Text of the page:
US3666497A - Preparation of high viscosity sterilized protein solutions - Google Patents

Preparation of high viscosity sterilized protein solutions Download PDF

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US3666497A
US3666497A US3666497DA US3666497A US 3666497 A US3666497 A US 3666497A US 3666497D A US3666497D A US 3666497DA US 3666497 A US3666497 A US 3666497A
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sterilization
high
sterilized
non
milk
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Aubrey P Stewart Jr
Clarence R Dreier
John D Falk
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Allied Corp
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    • AHUMAN NECESSITIES
    • A23FOODS OR FOODSTUFFS; THEIR TREATMENT, NOT COVERED BY OTHER CLASSES
    • A23CDAIRY PRODUCTS, e.g. MILK, BUTTER, CHEESE; MILK OR CHEESE SUBSTITUTES; MAKING THEREOF
    • A23C3/00Preservation of milk or milk preparations
    • A23C3/02Preservation of milk or milk preparations by heating
    • A23C3/03Preservation of milk or milk preparations by heating the materials being loose unpacked
    • A23C3/033Preservation of milk or milk preparations by heating the materials being loose unpacked and progressively transported through the apparatus
    • A23C3/037Preservation of milk or milk preparations by heating the materials being loose unpacked and progressively transported through the apparatus in direct contact with the heating medium, e.g. steam
    • AHUMAN NECESSITIES
    • A23FOODS OR FOODSTUFFS; THEIR TREATMENT, NOT COVERED BY OTHER CLASSES
    • A23CDAIRY PRODUCTS, e.g. MILK, BUTTER, CHEESE; MILK OR CHEESE SUBSTITUTES; MAKING THEREOF
    • A23C9/00Milk preparations; Milk powder or milk powder preparations
    • A23C9/152Milk preparations; Milk powder or milk powder preparations containing additives
    • A23C9/154Milk preparations; Milk powder or milk powder preparations containing additives containing thickening substances, eggs or cereal preparations; Milk gels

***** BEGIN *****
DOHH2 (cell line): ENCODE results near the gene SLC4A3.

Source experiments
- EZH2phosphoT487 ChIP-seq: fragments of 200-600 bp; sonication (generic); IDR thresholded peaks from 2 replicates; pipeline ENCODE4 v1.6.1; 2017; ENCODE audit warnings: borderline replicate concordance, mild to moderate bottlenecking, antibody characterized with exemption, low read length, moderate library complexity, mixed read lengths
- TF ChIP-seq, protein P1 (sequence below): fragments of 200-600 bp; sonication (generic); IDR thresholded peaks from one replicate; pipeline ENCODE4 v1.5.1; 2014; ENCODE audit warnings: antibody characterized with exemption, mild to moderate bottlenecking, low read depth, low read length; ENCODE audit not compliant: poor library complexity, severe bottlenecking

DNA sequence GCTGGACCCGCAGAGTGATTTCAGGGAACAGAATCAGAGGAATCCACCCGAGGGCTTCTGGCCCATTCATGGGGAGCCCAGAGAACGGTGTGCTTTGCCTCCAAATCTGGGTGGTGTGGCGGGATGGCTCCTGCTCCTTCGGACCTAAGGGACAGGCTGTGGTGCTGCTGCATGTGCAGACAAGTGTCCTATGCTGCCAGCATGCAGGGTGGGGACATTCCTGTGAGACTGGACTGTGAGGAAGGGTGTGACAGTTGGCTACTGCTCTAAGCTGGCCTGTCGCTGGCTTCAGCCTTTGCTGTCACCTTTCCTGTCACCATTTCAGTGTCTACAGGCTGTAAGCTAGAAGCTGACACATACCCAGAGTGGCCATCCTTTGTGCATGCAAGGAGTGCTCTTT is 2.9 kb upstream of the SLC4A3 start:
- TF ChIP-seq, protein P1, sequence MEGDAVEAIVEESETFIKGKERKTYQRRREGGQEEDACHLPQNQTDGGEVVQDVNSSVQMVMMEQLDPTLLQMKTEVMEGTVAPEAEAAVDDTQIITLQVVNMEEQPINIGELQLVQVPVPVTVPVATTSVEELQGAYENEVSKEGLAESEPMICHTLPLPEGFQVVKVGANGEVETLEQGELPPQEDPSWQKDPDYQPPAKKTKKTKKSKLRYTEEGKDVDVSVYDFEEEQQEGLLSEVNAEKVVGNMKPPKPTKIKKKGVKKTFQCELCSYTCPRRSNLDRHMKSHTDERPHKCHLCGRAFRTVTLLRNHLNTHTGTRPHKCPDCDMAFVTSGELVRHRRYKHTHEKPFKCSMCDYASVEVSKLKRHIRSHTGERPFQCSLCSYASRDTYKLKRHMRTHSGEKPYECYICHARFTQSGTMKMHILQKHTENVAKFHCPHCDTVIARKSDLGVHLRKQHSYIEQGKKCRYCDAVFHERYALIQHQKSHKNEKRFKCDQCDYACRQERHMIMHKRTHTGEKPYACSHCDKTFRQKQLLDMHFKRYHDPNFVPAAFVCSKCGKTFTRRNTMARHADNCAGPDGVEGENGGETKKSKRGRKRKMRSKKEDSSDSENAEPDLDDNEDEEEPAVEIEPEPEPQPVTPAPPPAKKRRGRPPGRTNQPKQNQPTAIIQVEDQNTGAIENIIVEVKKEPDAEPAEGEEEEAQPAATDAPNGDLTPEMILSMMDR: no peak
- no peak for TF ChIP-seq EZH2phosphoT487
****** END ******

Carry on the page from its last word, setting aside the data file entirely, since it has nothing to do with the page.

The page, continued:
• A23C9/1544Non-acidified gels, e.g. custards, creams, desserts, puddings, shakes or foams, containing eggs or thickening or gelling agents other than sugar; Milk products containing natural or microbial polysaccharides, e.g. cellulose or cellulose derivatives; Milk products containing nutrient fibres

Abstract

VISCOUS DAIRY PRODUCTS HAVING NON-FAT MILK SOLID CONCENTRATIONS AS HIGH AS 31% BY WEIGHT ARE PREPARED WITHOUT THE OCCURRENCE OF PROTEIN COAGULATION CAUSING SEDIMENTATION BY ADDING A THICKENING AGENT TO THE DAIRY PRODUCT IN THE LATER STAGES OF STERILIZATION AND PREFERABLY ADDING THE THICKENING AGENT AFTER THE PRODUCT IS STERILIZED.

Description

May 30, 1972 A. P. STEWART, JR., EI'AL 3 ,666,497

HIGH VISCOSITY STERILIZED PROTEIN SOLUTIONS PRHPAHA'L [ON Ul" 5 Sheets-Sheet 2 Filed Sept. I), 1969 20.55255 0% @055 S02 mwNjE/h oz mzmzx OO N OQN OO m SR R MY m WE 4 E MRWK v ADL do w A T V E T N [TED LA SC NN HY fi YROB EAJ RL BC U A May 30, 1972 A. P. STEWART, JR. ETA!- 3,666,497

PiHIIPAHALION OF HIGH VISCOSITY STERILIZED PROTEIN SOLUTIONS 5 Sheets-Sheet I5 Filed Sept.

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PREPARATION OF HIGH VISCOSITY STERILIZED PROTEIN SOLUTIONS Filed Sept. 9, 1969 5 Sheets-Sheet 4.

2 z z 9 '5 9 o w B D Z 1 [L] t D 0 Z 3 Q I: E Q U U U u 2 U U 2 1 U 2 Z 2 U z 0 U o 9 U 0 o u l- 2 '1 5 f 0 u o o O O o Q I 2 o 0 O o "9 o 23 NON-FAT MILK SOLIDS CONCENTRATION PERCENT CMC ADDITION VS. CMC INJECTION I l I I I I r O O O O O O O o 10 Q Q Q as (\i m o SEIHLFIFI IIW NI EISVHUDNI .LNHWICIBQ l INVENTORS:

AUBREY P. STEWART, J R.

CLARENCE R- DREIER JOHN D. FALK TTO EY May 30, 1972 A. P. STEWART, JR., ETAL 3,666,497

PREPARATION OF HIGH VISCOSITY STERILIZED PROTEIN SOLUTIONS Filed Sept. 9, 1969 5 Sheets-Sheet 5 P 0 Lu w z Z 9 o an E 2 11? O a CI m 2 w o z N O. o O0) 0 U Z 5 z m 0 E 8 6 Z O (I) V O 0 O U it u) n: O O V) o E v 8 2 0: 2 m w 5 c "3 u) v SHHLIII'T'IIW NI HS'VHHDNI .LNHWIGEQ INVENTORS: AUBREY P.STEWART, JR.

CLARENCE R.DREIER JOHN D. FALK AT TO EY United Smiles Patent cc 3,666,497 PREPARATION OF HIGH VISCOSITY STERILIZED PROTEIN SOLUTIONS Aubrey P. Stewart, Jr., Clarence R. Dreier, and John D.

Falk, Corning, Iowa, assignors to Allied Chemical Corporation, New York, N.Y.

Filed Sept. 9, 1969, Ser. No. 856,411 Int. Cl. A23c 3/02 US. Cl. 99-212 6 Claims ABSTRACT OF THE DISCLOSURE Viscous dairy products having non-fat milk solid concentrations as high as 31% by weight are prepared without the occurrence of protein coagulation causing sedimentation by adding a thickening agent to the dairy product in the later stages of sterilization and preferably adding the thickening agent after the product is sterilized.